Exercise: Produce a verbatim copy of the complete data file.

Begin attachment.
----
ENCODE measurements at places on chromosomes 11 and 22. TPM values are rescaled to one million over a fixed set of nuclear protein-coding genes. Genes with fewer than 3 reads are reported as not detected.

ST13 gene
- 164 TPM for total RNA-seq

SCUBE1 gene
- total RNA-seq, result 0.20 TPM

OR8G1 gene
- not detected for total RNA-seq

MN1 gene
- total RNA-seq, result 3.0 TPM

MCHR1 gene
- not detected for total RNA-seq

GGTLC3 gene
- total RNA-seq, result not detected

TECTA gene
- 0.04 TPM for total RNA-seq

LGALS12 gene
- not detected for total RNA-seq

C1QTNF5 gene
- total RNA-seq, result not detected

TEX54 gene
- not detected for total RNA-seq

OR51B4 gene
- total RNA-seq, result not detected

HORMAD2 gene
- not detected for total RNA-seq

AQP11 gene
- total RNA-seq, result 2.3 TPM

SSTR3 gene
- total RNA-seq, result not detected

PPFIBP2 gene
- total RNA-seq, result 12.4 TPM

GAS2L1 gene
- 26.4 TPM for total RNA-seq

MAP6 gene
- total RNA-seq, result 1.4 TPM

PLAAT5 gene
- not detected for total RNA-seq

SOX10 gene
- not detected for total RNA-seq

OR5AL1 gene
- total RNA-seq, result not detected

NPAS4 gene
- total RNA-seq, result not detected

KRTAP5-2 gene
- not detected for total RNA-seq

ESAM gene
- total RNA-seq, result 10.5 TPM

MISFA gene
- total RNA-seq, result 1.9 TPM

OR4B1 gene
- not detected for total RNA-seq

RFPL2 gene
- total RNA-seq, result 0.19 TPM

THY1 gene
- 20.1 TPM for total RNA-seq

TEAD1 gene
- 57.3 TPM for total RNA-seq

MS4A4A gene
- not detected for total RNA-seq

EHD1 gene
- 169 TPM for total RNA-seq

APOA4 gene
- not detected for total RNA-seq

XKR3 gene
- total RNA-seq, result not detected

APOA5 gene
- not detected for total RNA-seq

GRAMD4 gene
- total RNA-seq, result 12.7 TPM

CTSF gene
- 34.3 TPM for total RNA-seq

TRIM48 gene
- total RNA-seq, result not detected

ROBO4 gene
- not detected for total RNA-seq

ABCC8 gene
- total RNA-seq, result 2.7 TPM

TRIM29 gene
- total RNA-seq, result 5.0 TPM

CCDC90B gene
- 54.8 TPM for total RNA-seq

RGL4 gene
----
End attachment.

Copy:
ENCODE measurements at places on chromosomes 11 and 22. TPM values are rescaled to one million over a fixed set of nuclear protein-coding genes. Genes with fewer than 3 reads are reported as not detected.

ST13 gene
- 164 TPM for total RNA-seq

SCUBE1 gene
- total RNA-seq, result 0.20 TPM

OR8G1 gene
- not detected for total RNA-seq

MN1 gene
- total RNA-seq, result 3.0 TPM

MCHR1 gene
- not detected for total RNA-seq

GGTLC3 gene
- total RNA-seq, result not detected

TECTA gene
- 0.04 TPM for total RNA-seq

LGALS12 gene
- not detected for total RNA-seq

C1QTNF5 gene
- total RNA-seq, result not detected

TEX54 gene
- not detected for total RNA-seq

OR51B4 gene
- total RNA-seq, result not detected

HORMAD2 gene
- not detected for total RNA-seq

AQP11 gene
- total RNA-seq, result 2.3 TPM

SSTR3 gene
- total RNA-seq, result not detected

PPFIBP2 gene
- total RNA-seq, result 12.4 TPM

GAS2L1 gene
- 26.4 TPM for total RNA-seq

MAP6 gene
- total RNA-seq, result 1.4 TPM

PLAAT5 gene
- not detected for total RNA-seq

SOX10 gene
- not detected for total RNA-seq

OR5AL1 gene
- total RNA-seq, result not detected

NPAS4 gene
- total RNA-seq, result not detected

KRTAP5-2 gene
- not detected for total RNA-seq

ESAM gene
- total RNA-seq, result 10.5 TPM

MISFA gene
- total RNA-seq, result 1.9 TPM

OR4B1 gene
- not detected for total RNA-seq

RFPL2 gene
- total RNA-seq, result 0.19 TPM

THY1 gene
- 20.1 TPM for total RNA-seq

TEAD1 gene
- 57.3 TPM for total RNA-seq

MS4A4A gene
- not detected for total RNA-seq

EHD1 gene
- 169 TPM for total RNA-seq

APOA4 gene
- not detected for total RNA-seq

XKR3 gene
- total RNA-seq, result not detected

APOA5 gene
- not detected for total RNA-seq

GRAMD4 gene
- total RNA-seq, result 12.7 TPM

CTSF gene
- 34.3 TPM for total RNA-seq

TRIM48 gene
- total RNA-seq, result not detected

ROBO4 gene
- not detected for total RNA-seq

ABCC8 gene
- total RNA-seq, result 2.7 TPM

TRIM29 gene
- total RNA-seq, result 5.0 TPM

CCDC90B gene
- 54.8 TPM for total RNA-seq

RGL4 gene